What is the Millennium Bug anyway?
If you are in business, you should not need to ask as you ought really to have already been tackling the issue for some time! Basically, computer software designers from the 1960s onwards (when computer memory was limited) have used two digits to represent each year in the 1900s, meaning that some computers will interpret the year 2000 as 100 years earlier, ie 1900. No-one really started thinking that this might be a problem until a few years ago, hence the scramble to de-bug systems before the new Millennium starts.
Why should this cause problems?
Computers, almost unnoticed, have become such an integral part of our lives that they affect every aspect, not just at work. Microprocessor-controlled electrical items in the home may be just as affected as computer systems in the office or factory. Older computerised burglar alarms or central heating systems, for example, may automatically switch off on 1 January, 2000, if they think it is really 1900 and safety and security protocols kick in. The real problem is micro-processors with “embedded date chips” in them which control functions as diverse as automatic doors, lifts, credit card systems and stock control.
Just how serious a problem is it?
The truth is that nobody really knows. The worst-case scenario suggested by some Jeremiahs is for significant civil unrest caused by the failure of electricity and water supplies, along with food shortages. However, there is a strong feeling in some quarters that these are just scare stories to encourage people and organisations to take the issue seriously. But there is obviously potential for a degree of inconvenience at work and at home, if nothing else.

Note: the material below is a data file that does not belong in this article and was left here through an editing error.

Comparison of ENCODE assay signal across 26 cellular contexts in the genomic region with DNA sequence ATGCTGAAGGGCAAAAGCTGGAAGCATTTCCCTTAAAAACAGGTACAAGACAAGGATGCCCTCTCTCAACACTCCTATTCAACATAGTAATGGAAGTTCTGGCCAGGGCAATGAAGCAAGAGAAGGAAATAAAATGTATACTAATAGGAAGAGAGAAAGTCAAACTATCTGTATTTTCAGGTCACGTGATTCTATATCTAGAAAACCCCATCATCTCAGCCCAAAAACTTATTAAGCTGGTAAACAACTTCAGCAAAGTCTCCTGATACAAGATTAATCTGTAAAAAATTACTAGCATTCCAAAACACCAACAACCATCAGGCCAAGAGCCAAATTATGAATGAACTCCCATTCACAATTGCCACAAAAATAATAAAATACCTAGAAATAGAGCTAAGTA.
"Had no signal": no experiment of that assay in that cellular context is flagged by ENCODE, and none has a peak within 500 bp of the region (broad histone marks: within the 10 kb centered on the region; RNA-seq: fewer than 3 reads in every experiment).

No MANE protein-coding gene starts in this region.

What is the Government doing about it?
Whitehall has faced a bit of struggle in getting the business world interested in the subject at all, even though the issue has been rising up the political agenda for several years now. British Airways Chairman Lord Marshall has even taken part in a series of television commercials with competitors Sir Michael Bishop and Richard Branson to raise awareness of the issue. As part of its campaign, the Government has also set up Action 2000 as an advisory body for companies. Call 0845 601 2000 for a free Action Pack.
How will travel be affected?
The key point to make is that safety is the paramount issue, especially for the airlines. There is absolutely no question that passenger and crew safety will be the overriding factor in determining if and when aircraft fly over the Millennium change-over period. But making the actual aircraft bug-free is not the main problem, as the airlines and manufacturers such as Boeing and Airbus Industrie have been working together for some years to ensure that all on board computer systems are Millennium-compliant.
What is the problem then?
Airlines do not operate in isolation and however much work is put in on the aircraft systems themselves, in the end airlines depend on a complex and interlocking infrastructure to operate effectively. Everything can be affected, from computers refusing to open aircraft hangar doors to landing lights not being switched on. Catering may not be in the right place at the right time, or key staff may not be able to get to their positions on the ground. There are some 40,000 suppliers around the world involved in civil aviation, and British Airways` critical path analysis takes in an estimated 3,000 compliance units (computer systems, mainframes and networks, for example), and 20,000 pieces of equipment, ranging from flight training simulators to photocopy machines.